In 2016, resumes are still the norm in the nursing marketplace, and many applicants struggle with the summary or objective. Do you have an objective or summary on your resume? If not, do you need one?
Employers review hundreds of resumes; it’s likely that your resume will be quickly scanned by someone with tired eyes and a fatigued brain. How will you catch their eye and get placed in the interview pile?
Most current opinions frown upon the generic resume objective statement. The objective usually says something like, “Motivated nurse seeking MedSurg position where excellent communication skills and high-quality patient care are valued,” or, “Experienced critical care nurse seeking position in high-acuity setting.”
Don’t waste valuable resume real estate w/ vague statements that don’t say who you are. [icon name=”twitter” class=”” unprefixed_class=””]
Doesn’t the reader already know that you’re looking for a job? Does your objective really tell them anything important about you?
Some experts recommend an objective for newer nurses with little experience, or nurses in the midst of a massive career change (like switching specialties). Even so, you have skills and experience that can be highlighted; why waste valuable real estate with vague statements that don’t say who you are and what you bring to the table?
A professional summary gives the reader something to chew on; it draws attention to your special qualifications, experience, or skills, and if some of those can be quantified, all the better.
Rather than tell the employer what you want (an objective), tell the employer what you have to give. The employer knows you want a job; tell him or her why you’re the best candidate, and how you’ll meet their goals and exceed their expectations.
In creating your summary, pick out the key words that the employer has used to describe the position or the candidate they’re seeking; peruse their website for explanations of their mission or values. Use their language and reflect it back to them, filtered through your experience and accomplishments.
Rather than tell the employer what you want, tell the employer what you have to give [icon name=”twitter” class=”” unprefixed_class=””]
Let’s say you’re applying for a position in the ED; use your experience to your advantage, even if it reiterates some of the information in your resume or cover letter (which the aforementioned tired resume reviewer may not have time to thoroughly read):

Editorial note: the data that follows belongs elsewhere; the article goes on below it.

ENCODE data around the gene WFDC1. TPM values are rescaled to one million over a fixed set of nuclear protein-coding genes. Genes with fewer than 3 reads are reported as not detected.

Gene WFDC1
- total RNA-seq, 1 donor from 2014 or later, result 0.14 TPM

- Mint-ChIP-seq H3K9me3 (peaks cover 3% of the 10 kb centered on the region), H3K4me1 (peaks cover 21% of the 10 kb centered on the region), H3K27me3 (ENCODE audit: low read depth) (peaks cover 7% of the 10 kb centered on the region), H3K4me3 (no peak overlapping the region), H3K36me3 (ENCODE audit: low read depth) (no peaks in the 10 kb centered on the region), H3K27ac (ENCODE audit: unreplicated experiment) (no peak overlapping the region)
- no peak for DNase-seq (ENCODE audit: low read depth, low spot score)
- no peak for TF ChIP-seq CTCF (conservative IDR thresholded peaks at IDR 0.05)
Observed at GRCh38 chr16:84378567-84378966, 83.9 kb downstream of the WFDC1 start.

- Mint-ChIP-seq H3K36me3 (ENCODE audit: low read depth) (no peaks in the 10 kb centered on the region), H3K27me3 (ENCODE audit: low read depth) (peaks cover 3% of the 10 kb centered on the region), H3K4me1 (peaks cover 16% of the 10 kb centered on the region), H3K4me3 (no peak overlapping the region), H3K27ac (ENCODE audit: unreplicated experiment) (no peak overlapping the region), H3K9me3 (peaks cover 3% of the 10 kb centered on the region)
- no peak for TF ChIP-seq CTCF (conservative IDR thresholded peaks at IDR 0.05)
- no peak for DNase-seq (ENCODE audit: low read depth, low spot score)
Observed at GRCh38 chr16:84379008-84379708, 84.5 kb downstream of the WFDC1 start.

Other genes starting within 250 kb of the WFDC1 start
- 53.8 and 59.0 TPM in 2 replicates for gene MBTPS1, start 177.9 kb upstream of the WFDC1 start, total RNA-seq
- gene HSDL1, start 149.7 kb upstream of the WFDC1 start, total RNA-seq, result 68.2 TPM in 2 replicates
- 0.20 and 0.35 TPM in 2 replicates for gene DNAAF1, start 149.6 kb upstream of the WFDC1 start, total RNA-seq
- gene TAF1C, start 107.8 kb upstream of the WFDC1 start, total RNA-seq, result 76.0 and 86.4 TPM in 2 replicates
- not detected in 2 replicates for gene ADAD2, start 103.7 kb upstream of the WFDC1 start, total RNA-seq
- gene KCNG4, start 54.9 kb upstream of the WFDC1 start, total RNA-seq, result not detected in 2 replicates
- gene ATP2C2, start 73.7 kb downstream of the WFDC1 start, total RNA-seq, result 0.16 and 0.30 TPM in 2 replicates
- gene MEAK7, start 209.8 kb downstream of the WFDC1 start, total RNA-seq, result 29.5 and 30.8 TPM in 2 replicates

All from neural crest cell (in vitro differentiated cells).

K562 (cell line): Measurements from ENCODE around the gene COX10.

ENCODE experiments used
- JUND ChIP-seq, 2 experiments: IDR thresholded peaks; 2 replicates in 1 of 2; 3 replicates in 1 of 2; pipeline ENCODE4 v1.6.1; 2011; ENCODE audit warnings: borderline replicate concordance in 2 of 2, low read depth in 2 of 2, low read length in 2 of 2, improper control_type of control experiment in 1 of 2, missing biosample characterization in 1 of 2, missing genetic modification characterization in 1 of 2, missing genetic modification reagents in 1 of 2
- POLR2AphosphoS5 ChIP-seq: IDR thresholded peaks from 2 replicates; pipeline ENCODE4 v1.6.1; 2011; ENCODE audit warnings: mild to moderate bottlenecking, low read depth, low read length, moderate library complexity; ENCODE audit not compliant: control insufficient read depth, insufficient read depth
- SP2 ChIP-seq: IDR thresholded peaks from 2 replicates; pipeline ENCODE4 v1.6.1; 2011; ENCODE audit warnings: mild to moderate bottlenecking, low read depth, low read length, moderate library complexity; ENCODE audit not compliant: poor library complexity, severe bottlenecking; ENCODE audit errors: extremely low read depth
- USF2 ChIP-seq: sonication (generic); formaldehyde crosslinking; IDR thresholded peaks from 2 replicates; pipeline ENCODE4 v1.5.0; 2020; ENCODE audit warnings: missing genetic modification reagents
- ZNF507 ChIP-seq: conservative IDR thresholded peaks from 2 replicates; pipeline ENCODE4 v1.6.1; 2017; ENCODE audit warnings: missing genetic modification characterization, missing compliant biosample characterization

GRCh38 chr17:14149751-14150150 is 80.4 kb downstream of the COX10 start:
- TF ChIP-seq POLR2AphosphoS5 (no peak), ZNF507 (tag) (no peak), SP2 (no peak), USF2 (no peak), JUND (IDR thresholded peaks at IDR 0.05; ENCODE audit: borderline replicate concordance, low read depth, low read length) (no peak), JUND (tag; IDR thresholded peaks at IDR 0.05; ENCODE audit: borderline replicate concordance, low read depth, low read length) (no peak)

1) Bilingual nurse with 10 years experience in the ED of a nationally recognized Level I trauma center treating an average of 50,000 patients annually. Participated in development of cutting-edge care model that decreased wait times by 33% and increased patient satisfaction by 50%. Earned hospital award for clinical excellence; member of elite intravenous access team.
2) Baccalaureate nurse with 5 years of acute care experience in well-known Magnet hospital. Two years as Charge Nurse/Supervisor on 25-bed telemetry unit. Served as Chair of Infection Control Committee, with 30% decrease in nosocomial urinary tract infections following implementation of new infection control program. Proven skills in leadership and quantifiable improved outcomes.
Do you see how these summaries use numbers and accomplishments to elucidate what’s special about these individuals? There are no platitudes, generalizations, or buzzwords. Facts and numbers speak volumes, and special keywords (bilingual, intravenous access team, nosocomial) add some spice.
Resume Real Estate
Every line of your resume is valuable real estate. Most every nurse will want a professional summary rather than an objective; the more your summary speaks to your specific skills and accomplishments, the more you’ll get noticed. When tired eyes scan a resume, it may be the summary that gets you the interview. Use your resume real estate intelligently, and make sure your summary highlights the value that you will deliver.
About The Author
Keith Carlson RN, BSN, NC-BC
You can read more from Keith on his award-winning blog, Digital Doorway and listen to him on RNFM Radio & on The Nurse Keith Show.
As a Board Certified Nurse Coach, his passion is to help nurses & healthcare professionals create satisfaction in their personal & professional lives.
Keith Carlson RN, BSN, NC-BC
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